The Internet has matured into an unprecedented repository of data, retrievable through myriad unique “links,” or Uniform Resource Locators. Yet, this wealth of information only became broadly accessible through the invention and continual development of algorithm-based search engines. Keyword searches empowered search-engine users to find—and sometimes stumble upon—information with great ease. Indeed, search-engine indices arguably have become the most comprehensive catalogues of information the world has ever seen. This wealth of accessible information poses challenges to traditional notions of privacy: aspects of our private and public lives, which previously would have rarely left the vicinities of our immediate social or professional circles, today find their way onto the Internet, where they are indexed for effortless potential retrieval through search engines. Because the marginal cost of indexing results for one more set of keywords (for instance, a person’s name) is negligible compared to the economic reward for the largest search engines, we find matching information when searching for people’s names irrespective of the role they assume in public life. While this public exposure may be immensely useful for some, problems arise when—for a variety of reasons, ranging from the tragic to the banal—people object to the dissemination of their personal information. Should there be new legal protections to accommodate those affected by evolving technological realities, or should we sacrifice privacy at the altar of freedom of expression and access to information? And if new legal protections are the answer, who should be liable to provide relief?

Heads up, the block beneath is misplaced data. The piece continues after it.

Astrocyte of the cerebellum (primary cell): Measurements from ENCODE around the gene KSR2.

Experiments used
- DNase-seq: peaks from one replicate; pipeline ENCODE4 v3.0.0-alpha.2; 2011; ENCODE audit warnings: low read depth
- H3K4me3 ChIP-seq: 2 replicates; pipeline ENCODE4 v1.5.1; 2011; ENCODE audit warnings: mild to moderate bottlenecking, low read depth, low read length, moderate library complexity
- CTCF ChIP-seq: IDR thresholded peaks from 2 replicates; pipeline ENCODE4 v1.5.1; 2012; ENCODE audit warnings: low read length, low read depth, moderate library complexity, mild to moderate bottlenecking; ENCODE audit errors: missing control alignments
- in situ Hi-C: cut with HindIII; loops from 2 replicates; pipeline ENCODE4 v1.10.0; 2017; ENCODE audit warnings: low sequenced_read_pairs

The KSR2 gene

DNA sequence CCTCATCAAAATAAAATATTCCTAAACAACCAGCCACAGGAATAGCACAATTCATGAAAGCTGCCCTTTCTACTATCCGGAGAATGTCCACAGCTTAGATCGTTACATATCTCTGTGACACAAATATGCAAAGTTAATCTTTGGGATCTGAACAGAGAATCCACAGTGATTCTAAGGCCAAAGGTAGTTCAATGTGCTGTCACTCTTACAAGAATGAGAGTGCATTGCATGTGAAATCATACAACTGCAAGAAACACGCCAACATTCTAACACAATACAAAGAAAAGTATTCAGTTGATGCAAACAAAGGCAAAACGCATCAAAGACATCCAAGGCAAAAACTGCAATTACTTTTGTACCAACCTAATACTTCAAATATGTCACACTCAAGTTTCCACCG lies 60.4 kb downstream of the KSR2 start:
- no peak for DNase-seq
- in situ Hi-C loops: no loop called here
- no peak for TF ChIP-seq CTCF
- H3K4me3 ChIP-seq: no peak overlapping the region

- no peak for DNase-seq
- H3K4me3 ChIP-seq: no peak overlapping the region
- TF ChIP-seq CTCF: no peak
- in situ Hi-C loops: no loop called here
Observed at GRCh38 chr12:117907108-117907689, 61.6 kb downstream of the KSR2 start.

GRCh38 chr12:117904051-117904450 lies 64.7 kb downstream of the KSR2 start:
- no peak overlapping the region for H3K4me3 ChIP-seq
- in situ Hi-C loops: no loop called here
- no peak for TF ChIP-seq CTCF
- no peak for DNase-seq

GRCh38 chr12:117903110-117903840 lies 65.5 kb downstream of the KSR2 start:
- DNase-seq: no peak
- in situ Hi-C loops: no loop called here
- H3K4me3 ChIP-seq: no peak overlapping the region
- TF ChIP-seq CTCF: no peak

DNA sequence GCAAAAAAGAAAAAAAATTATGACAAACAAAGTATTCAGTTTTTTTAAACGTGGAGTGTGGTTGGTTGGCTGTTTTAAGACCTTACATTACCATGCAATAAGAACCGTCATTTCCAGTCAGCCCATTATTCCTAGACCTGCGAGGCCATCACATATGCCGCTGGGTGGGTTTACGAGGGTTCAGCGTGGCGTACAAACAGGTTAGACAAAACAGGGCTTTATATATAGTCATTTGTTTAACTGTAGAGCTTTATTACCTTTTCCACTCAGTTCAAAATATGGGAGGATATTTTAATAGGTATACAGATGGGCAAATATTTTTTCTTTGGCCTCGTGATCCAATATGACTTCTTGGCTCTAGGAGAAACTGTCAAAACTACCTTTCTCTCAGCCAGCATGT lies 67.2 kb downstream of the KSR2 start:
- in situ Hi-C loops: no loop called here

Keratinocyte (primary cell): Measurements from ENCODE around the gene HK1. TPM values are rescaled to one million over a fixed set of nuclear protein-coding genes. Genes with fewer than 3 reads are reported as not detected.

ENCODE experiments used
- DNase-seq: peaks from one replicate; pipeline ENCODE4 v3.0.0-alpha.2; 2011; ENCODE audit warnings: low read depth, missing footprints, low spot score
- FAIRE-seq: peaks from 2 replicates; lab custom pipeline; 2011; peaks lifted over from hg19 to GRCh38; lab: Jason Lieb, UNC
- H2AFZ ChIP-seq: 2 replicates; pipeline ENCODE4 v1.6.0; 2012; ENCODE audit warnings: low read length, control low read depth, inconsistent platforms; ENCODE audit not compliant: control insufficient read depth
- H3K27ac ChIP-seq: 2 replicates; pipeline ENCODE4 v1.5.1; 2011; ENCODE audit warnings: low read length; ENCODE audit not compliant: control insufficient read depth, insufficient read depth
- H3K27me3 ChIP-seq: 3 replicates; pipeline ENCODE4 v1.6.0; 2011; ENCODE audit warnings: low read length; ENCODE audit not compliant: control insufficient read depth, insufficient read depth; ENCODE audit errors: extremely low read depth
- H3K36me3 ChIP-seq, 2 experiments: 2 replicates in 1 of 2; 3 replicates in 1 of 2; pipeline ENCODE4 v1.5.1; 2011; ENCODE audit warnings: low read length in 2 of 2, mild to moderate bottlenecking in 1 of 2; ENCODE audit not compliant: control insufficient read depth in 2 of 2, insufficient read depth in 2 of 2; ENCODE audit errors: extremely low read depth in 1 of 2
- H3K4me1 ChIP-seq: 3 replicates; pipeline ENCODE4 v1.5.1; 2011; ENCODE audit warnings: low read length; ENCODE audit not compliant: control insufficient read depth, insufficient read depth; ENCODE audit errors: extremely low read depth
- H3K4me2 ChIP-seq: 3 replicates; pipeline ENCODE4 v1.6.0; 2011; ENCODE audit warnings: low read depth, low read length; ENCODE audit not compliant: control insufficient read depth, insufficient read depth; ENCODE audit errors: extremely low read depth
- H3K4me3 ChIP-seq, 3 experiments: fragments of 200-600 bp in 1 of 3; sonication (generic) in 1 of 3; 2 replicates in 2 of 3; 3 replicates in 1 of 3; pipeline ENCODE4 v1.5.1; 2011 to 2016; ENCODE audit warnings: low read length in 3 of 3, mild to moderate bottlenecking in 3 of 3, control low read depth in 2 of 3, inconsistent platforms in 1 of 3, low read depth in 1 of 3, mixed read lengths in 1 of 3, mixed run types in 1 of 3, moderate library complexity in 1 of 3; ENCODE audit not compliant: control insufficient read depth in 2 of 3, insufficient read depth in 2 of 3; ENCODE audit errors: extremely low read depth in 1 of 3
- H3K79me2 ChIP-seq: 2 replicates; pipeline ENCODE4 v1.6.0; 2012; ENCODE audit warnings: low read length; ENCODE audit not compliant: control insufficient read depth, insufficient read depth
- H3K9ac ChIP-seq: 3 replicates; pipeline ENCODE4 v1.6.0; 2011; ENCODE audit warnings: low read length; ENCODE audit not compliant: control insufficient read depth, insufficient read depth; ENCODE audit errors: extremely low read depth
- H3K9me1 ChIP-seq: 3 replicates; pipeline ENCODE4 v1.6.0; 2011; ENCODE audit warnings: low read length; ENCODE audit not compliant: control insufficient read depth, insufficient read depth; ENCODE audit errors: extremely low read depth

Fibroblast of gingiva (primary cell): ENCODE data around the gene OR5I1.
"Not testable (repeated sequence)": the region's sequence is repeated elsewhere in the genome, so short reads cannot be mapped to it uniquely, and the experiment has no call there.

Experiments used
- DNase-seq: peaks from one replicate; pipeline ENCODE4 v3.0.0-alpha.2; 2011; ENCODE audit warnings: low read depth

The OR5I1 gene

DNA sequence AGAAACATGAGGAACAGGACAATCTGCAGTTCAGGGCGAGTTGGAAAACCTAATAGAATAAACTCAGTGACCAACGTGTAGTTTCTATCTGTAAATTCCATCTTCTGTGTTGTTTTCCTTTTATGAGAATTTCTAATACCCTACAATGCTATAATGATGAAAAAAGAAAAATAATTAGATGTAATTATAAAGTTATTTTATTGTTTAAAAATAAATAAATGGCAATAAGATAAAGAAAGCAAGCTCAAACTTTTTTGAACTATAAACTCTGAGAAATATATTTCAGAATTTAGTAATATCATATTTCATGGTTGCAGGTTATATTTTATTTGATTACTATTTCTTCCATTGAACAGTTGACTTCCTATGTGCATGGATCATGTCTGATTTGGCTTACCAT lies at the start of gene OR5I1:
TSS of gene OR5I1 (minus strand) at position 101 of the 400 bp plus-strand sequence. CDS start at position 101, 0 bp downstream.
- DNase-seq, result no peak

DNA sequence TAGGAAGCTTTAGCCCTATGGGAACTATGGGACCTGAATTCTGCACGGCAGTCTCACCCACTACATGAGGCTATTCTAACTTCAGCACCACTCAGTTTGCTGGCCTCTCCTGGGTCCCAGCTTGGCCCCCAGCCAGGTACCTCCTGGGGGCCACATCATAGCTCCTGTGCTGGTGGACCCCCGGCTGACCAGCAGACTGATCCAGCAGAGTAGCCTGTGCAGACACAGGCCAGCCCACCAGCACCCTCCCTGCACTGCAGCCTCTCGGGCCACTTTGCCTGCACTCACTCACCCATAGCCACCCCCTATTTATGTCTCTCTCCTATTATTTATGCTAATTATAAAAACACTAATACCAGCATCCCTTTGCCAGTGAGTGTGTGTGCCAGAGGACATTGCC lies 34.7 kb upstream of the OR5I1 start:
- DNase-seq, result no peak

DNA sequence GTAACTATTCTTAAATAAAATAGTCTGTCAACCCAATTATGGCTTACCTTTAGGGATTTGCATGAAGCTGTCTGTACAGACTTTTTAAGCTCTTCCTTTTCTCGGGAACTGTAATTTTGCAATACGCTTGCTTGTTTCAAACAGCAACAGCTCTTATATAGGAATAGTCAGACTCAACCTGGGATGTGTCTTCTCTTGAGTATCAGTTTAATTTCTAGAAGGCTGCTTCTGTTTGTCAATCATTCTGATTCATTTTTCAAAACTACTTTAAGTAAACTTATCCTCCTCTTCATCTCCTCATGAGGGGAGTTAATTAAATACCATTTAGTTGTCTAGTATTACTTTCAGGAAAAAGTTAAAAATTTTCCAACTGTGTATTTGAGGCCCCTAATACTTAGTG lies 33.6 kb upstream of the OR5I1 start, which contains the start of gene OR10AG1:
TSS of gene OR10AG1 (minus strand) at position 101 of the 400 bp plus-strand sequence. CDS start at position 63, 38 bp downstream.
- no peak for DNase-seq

David J. Stute,
Privacy Almighty? The CJEU's Judgment in Google Spain SL v. AEPD,
Mich. J. Int'l L.
Available at: http://repository.law.umich.edu/mjil/vol36/iss4/3